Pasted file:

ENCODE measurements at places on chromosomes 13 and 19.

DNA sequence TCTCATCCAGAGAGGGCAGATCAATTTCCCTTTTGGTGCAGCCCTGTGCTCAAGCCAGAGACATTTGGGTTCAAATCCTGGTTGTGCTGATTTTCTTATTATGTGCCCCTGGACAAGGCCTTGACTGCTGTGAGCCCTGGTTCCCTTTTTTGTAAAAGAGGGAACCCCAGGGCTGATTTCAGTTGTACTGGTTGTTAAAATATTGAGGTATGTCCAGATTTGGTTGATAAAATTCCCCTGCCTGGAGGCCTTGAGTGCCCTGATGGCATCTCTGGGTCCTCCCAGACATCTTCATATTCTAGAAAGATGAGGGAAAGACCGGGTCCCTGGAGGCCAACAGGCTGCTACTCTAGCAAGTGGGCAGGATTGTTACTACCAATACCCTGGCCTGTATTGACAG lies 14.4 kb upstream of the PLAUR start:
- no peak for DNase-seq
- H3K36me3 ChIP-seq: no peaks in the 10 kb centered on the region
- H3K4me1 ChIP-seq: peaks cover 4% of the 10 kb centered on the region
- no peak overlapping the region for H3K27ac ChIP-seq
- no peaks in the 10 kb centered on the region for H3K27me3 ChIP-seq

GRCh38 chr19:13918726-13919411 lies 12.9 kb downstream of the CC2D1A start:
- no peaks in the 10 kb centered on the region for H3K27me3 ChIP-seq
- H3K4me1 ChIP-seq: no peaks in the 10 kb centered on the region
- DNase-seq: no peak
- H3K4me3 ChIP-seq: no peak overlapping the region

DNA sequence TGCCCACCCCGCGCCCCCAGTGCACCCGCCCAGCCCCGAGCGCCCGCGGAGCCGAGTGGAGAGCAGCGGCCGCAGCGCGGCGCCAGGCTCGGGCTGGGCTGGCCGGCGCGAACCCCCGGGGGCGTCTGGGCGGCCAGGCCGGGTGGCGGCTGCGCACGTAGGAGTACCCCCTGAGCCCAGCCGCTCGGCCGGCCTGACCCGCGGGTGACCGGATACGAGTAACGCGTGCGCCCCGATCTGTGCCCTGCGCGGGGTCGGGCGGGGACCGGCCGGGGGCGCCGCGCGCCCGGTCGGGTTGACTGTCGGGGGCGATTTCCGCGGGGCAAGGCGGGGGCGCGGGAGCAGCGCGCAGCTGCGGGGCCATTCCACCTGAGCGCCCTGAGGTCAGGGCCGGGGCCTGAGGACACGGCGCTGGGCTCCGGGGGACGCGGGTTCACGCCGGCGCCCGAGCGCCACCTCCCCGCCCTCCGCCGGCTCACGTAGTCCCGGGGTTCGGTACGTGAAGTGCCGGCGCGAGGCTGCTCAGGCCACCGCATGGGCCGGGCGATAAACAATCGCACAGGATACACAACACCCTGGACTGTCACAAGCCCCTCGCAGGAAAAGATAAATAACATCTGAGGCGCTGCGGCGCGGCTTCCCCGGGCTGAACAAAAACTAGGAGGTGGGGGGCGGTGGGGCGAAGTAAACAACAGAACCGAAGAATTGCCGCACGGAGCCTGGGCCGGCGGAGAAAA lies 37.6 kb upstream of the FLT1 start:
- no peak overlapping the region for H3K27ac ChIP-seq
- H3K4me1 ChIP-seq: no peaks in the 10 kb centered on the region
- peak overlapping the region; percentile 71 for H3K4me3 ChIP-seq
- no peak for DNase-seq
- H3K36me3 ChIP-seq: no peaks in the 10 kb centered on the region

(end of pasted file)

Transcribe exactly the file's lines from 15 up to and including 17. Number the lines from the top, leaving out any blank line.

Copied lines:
- H3K4me1 ChIP-seq: no peaks in the 10 kb centered on the region
- peak overlapping the region; percentile 71 for H3K4me3 ChIP-seq
- no peak for DNase-seq